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I grew up in Clinton Maryland, just outside the Washington, DC Beltway. Clinton is probably best known for it's infamous resident Mary Surratt - the only woman convicted and sentenced to death by the United States Government. I graduated from the school that still carries Clinton's former name - Surrattsville.

Growing up, I seemed to be cut from a different cloth. When the kids at school were into Rush and Led Zeppelin, I got into rockabilly, the Beatles and the Sex Pistols.

It was my dad who cultivated my fascination with old cars and motorcycles. He even turned me on to Link Wray, which started a 40 year quest to learn about this unsung rock and roller.

In the mid-1980's my fascination with Mid-Century Americana and Roadside Archaeology began when I stumbled across an article in The Washington Post. The story reported on the decommissioning of Route 66 - the Mother Road. It took a few years, but in 1991 I hit 66 for the very first time. I’ve been across various points of Route 66 eight times so far...and many other classic American roads in between.

After graduating high school, I spent a couple years working for a music distributor, racking records and tapes at various chain stores along the mid-Atlantic region. That lasted a few years, then I moved on to law enforcement. I became a Deputy Sheriff for the St. Mary's County Maryland Sheriff's Office - the oldest Sheriff's Office in the USA.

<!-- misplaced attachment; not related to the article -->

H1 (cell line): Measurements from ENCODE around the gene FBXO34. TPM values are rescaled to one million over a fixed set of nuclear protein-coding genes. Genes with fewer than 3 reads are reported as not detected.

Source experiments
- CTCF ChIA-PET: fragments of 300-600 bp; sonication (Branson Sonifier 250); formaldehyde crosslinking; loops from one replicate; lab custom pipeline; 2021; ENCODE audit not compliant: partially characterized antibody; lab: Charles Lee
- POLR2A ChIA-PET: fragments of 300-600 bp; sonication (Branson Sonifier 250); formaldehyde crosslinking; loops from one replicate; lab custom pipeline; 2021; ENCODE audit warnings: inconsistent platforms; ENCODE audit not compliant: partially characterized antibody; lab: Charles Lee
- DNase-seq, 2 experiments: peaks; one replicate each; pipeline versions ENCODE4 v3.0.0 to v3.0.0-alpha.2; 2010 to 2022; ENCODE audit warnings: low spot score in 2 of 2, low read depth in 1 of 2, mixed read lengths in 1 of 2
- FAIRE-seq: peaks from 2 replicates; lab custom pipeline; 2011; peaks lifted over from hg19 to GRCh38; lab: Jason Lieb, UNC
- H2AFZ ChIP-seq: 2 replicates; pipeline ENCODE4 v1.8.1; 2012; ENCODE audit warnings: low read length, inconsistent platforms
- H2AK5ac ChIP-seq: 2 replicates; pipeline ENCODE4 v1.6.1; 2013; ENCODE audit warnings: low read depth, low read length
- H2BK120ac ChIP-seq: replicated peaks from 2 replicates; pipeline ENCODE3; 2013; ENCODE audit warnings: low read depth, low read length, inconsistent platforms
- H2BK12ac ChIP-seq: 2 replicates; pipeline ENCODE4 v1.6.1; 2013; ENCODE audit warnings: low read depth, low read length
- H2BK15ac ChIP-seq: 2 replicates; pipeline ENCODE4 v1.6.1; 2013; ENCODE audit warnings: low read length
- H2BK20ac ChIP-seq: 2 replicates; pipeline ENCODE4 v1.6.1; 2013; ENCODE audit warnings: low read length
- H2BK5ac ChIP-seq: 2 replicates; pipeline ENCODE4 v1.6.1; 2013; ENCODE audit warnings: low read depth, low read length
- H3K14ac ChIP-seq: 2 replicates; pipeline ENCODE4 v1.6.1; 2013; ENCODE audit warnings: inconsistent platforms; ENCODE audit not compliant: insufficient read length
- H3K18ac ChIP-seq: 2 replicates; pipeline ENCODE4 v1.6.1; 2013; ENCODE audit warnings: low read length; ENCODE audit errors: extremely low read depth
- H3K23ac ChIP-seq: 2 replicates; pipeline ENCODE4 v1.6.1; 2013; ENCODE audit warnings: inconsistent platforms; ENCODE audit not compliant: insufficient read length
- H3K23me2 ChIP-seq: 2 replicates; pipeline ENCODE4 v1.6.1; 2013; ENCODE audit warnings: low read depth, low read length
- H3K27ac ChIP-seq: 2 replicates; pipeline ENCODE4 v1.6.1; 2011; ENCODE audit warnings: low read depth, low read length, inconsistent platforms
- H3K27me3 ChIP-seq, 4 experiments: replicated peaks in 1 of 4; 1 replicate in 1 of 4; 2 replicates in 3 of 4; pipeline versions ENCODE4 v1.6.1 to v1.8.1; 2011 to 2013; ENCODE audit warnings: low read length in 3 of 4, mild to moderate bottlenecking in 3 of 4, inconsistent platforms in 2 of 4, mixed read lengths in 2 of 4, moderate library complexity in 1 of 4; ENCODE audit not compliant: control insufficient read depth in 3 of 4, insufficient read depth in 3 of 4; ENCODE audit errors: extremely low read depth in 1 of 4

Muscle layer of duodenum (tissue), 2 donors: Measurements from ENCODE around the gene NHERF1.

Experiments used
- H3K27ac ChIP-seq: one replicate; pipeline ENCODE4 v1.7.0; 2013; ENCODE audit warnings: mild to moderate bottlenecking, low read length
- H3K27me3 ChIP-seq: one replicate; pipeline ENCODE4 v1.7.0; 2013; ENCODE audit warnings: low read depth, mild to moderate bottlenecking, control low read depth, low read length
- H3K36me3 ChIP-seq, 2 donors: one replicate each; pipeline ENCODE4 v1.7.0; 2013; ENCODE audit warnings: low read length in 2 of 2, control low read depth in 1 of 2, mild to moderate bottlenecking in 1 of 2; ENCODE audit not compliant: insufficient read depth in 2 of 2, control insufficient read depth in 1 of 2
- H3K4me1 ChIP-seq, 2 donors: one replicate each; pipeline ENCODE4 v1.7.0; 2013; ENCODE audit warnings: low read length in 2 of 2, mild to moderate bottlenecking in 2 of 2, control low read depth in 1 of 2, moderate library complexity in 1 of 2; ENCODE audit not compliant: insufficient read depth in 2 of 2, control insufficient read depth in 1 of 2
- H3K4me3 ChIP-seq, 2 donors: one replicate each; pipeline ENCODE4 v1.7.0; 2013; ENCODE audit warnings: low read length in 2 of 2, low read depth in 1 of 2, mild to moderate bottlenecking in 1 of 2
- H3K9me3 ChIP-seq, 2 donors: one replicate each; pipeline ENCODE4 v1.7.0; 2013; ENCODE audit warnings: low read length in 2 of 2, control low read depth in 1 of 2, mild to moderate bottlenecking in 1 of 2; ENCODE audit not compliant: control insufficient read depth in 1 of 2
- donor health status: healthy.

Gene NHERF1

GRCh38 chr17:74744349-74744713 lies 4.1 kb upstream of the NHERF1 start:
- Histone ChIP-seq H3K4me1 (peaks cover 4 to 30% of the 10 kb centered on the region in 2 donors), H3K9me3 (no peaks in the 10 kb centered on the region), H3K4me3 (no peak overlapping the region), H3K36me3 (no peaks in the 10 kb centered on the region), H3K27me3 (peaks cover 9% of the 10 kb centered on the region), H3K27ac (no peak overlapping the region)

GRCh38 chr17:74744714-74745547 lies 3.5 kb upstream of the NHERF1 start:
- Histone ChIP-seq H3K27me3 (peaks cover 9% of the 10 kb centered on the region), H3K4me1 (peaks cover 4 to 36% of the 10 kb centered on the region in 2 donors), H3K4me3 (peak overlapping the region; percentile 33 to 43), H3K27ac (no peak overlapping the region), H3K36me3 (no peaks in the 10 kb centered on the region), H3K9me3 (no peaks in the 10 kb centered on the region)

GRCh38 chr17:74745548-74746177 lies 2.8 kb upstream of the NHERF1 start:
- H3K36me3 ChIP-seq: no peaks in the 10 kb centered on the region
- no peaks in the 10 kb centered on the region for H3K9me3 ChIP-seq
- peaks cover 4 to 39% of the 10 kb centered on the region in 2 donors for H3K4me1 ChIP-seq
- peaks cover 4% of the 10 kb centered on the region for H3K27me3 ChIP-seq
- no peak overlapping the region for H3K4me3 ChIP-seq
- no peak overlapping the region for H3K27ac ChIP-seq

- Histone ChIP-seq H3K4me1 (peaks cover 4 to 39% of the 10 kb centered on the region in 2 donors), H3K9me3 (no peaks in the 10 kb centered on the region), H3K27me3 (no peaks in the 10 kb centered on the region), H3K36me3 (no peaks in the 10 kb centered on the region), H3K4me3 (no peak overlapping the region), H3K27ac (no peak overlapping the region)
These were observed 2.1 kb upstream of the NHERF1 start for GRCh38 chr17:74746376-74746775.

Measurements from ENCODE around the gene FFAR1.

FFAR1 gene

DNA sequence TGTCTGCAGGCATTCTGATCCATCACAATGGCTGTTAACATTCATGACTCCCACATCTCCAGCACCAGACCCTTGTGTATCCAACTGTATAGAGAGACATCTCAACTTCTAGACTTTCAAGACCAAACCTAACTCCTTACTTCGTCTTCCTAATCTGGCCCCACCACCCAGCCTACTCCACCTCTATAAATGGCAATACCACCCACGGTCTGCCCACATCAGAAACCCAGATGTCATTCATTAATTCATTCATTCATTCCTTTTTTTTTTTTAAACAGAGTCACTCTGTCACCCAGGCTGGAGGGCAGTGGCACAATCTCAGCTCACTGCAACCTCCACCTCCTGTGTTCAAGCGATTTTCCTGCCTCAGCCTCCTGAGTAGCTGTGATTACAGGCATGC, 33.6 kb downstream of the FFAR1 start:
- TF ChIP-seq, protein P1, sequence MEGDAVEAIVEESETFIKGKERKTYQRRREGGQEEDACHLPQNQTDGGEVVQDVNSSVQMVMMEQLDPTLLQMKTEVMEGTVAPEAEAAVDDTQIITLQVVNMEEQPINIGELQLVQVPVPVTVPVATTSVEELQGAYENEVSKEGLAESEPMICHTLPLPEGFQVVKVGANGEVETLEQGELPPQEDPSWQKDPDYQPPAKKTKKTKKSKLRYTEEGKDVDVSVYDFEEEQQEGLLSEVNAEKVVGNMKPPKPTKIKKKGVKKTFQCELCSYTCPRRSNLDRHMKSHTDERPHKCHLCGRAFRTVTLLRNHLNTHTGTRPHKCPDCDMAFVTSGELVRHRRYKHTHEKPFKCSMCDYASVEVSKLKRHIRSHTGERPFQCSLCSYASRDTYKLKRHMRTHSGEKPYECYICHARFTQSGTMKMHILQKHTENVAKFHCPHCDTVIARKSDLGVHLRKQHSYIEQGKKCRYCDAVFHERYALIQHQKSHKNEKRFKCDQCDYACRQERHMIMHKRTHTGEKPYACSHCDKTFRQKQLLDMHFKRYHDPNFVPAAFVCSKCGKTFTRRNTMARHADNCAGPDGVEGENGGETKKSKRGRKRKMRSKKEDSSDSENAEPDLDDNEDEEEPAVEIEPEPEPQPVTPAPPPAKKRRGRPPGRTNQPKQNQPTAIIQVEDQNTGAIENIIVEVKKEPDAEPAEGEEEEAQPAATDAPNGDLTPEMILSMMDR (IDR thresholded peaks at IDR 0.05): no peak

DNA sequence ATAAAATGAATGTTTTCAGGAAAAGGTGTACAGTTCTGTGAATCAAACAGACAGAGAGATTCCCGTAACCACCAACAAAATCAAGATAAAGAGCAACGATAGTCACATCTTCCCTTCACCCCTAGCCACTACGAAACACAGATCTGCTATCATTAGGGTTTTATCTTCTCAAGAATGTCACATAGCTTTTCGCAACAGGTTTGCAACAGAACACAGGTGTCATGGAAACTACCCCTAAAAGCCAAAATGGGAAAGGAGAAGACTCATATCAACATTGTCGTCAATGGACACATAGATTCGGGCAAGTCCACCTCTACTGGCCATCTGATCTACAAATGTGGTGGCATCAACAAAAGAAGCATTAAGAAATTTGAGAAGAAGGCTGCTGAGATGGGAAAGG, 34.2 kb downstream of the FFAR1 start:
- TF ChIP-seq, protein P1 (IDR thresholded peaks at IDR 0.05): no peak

I had a rewarding career with the Sheriff's Office. Various assignments included working the street in the Patrol Division, "Officer Friendly" in Crime Prevention, Community Policing in Leonardtown Maryland and my career concluded as the supervisor in Traffic Safety.

I coordinated the first three award winning National Night Out events for St. Mary's, raised funds for Crime Solvers by promoting an annual car show and music events. During that time, I spoke to countless thousands in various St. Mary's County groups and associations.

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The highlight of my law enforcement career was starting the motorcycle program for the Sheriff's Office. It was the best job in the world - I got paid to ride a Harley!

In the 15-plus years since retiring from the Sheriff’s Office, my wife and I began raising our two young’uns along the Gulf Coast of Florida. The weather is good, and the hard crabs flow year ‘round.

I'm also in hot pursuit of documenting and preserving “Mid-Century Americana” through research,
photographs, writings and websites.

I am honored to have served as a technical consultant as well as being the source of historical material for the Link Wray segment of the film “RUMBLE: THE INDIANS WHO ROCKED THE WORLD.” I was thrilled to appear in this film briefly, along with a host of legendary entertainers. This film has won awards at Sundance, HotDocs and three Canadian Academy awards, the Canadian version of the “Oscars.”

I was recently interviewed by Music Realms about my work documenting lost heroes of American Music.
You can read that interview here and read more about that work here.

If you are in need of some mid-century Americana content or research for your project,
please get in touch!
Greg Laxton - Me